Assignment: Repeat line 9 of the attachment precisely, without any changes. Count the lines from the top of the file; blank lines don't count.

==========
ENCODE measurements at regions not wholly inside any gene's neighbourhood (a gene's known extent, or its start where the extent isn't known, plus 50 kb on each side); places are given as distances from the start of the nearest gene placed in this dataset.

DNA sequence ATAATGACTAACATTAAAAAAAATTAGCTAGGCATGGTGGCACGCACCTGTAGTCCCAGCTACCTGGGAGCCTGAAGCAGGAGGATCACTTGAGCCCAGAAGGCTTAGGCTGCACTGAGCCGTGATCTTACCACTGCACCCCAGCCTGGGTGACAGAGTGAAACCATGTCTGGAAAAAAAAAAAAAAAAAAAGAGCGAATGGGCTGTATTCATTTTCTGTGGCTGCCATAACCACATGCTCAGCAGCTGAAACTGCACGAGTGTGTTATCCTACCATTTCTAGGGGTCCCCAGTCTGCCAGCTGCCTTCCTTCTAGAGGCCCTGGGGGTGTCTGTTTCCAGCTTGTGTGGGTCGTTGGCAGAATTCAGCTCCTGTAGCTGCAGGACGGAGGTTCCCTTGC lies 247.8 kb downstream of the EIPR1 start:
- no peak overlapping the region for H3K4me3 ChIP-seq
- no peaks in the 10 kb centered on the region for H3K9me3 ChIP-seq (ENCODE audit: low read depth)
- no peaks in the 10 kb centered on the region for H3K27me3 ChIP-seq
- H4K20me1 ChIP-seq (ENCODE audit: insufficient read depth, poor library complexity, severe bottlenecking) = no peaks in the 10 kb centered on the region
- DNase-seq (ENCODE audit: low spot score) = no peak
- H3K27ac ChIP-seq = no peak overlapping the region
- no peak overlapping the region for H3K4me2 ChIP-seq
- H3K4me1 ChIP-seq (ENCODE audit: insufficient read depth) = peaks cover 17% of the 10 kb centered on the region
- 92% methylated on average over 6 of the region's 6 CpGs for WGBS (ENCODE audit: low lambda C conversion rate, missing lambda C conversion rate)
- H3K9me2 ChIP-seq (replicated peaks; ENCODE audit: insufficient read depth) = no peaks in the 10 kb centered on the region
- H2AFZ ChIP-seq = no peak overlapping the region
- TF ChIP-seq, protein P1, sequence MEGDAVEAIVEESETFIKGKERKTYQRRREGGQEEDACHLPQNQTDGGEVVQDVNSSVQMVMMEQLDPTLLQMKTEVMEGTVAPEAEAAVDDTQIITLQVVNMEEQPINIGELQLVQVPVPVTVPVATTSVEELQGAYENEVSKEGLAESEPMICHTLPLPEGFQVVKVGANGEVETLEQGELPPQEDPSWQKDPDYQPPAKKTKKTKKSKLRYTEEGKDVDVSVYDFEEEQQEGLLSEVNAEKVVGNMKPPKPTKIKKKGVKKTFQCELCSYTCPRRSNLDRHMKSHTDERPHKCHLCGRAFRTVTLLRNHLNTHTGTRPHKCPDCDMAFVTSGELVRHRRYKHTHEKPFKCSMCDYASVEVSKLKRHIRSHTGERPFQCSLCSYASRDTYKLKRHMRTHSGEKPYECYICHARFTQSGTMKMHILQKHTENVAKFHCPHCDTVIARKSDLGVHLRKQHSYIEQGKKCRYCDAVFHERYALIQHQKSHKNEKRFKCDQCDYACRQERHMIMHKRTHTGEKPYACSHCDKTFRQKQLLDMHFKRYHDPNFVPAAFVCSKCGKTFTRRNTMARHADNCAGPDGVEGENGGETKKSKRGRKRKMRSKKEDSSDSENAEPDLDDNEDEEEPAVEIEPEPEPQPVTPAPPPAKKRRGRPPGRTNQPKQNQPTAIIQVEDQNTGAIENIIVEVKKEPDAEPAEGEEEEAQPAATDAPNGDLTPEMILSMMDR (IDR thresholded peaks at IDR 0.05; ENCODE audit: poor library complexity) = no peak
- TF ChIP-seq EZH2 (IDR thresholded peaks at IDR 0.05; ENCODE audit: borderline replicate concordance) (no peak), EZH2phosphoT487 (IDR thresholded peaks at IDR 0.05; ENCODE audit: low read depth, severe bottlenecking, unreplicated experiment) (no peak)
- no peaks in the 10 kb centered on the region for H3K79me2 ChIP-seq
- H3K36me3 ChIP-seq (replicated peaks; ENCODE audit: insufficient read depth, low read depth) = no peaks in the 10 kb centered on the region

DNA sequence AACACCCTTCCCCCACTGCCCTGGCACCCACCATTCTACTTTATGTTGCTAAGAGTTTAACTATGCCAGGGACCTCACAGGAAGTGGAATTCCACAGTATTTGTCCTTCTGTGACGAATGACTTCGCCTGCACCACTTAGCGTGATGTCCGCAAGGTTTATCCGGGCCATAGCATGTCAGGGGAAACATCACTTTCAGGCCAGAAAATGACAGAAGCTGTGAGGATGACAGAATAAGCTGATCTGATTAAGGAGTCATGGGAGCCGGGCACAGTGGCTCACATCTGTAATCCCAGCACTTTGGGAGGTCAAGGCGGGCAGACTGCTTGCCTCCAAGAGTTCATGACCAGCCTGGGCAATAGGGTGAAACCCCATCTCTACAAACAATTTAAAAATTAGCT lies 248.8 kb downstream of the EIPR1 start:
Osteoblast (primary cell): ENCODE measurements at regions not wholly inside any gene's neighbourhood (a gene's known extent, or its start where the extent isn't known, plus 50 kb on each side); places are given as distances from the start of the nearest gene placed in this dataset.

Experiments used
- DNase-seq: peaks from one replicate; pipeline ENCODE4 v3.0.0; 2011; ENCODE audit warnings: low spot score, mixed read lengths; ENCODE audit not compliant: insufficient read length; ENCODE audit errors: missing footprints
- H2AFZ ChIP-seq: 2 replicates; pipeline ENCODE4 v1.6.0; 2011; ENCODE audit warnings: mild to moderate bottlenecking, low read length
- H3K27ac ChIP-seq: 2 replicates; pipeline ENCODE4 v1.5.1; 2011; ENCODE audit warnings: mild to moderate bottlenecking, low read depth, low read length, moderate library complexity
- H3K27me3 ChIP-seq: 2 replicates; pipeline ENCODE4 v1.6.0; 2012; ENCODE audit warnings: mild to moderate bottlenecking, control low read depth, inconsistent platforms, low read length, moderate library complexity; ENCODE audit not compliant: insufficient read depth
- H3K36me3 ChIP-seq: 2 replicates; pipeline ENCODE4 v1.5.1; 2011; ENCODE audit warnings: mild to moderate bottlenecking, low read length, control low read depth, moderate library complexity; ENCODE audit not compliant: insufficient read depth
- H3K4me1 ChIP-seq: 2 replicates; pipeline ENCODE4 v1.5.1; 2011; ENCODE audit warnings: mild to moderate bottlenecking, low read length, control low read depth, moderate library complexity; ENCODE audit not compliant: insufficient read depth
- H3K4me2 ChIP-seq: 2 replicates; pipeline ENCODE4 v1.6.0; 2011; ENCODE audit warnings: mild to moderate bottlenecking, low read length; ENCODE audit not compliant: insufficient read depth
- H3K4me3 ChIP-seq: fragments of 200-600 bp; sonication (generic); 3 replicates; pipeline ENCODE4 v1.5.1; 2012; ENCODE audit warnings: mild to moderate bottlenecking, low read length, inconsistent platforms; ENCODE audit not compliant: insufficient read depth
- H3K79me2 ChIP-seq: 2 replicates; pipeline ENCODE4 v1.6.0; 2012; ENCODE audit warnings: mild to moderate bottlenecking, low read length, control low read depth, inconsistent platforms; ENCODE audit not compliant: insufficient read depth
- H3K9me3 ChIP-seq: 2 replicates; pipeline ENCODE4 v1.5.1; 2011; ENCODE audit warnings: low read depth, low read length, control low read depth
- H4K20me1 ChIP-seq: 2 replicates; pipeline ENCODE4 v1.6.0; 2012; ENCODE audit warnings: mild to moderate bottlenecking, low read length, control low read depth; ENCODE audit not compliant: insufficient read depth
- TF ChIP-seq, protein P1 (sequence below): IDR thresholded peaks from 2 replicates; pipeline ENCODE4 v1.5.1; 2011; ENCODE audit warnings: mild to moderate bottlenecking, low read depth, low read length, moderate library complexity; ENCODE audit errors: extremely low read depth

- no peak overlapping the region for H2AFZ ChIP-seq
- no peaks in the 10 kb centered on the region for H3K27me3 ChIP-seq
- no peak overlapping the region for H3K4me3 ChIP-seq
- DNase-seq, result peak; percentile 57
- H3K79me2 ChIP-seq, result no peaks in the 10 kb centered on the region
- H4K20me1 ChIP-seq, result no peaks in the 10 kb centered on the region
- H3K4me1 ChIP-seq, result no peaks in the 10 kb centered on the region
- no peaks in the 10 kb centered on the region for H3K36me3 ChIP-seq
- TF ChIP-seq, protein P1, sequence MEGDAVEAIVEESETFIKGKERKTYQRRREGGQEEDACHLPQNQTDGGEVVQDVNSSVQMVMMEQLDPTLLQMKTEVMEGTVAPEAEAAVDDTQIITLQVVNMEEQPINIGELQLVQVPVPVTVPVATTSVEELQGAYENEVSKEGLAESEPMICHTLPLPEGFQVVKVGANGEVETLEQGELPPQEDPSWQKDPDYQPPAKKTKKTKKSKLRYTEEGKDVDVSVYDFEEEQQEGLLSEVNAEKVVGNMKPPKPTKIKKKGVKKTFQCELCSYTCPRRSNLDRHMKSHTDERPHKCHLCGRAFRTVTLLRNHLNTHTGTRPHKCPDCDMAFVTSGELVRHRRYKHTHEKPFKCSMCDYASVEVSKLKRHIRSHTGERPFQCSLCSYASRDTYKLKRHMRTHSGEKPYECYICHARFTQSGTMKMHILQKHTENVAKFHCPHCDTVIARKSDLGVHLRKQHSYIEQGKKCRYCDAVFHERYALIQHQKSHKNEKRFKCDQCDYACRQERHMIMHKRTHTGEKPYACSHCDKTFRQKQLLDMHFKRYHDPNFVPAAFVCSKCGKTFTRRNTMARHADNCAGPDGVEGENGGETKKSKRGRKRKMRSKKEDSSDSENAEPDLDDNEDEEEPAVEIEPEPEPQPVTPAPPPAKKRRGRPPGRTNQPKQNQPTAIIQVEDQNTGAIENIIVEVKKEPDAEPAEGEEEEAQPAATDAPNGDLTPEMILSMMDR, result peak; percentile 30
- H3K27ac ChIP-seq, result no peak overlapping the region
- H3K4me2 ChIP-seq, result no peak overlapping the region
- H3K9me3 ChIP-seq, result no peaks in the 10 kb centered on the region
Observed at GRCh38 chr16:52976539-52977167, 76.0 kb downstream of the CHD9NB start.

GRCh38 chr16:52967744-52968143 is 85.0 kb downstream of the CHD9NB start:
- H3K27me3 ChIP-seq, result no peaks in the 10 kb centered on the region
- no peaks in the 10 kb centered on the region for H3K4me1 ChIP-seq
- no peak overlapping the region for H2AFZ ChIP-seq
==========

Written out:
- no peak overlapping the region for H3K4me2 ChIP-seq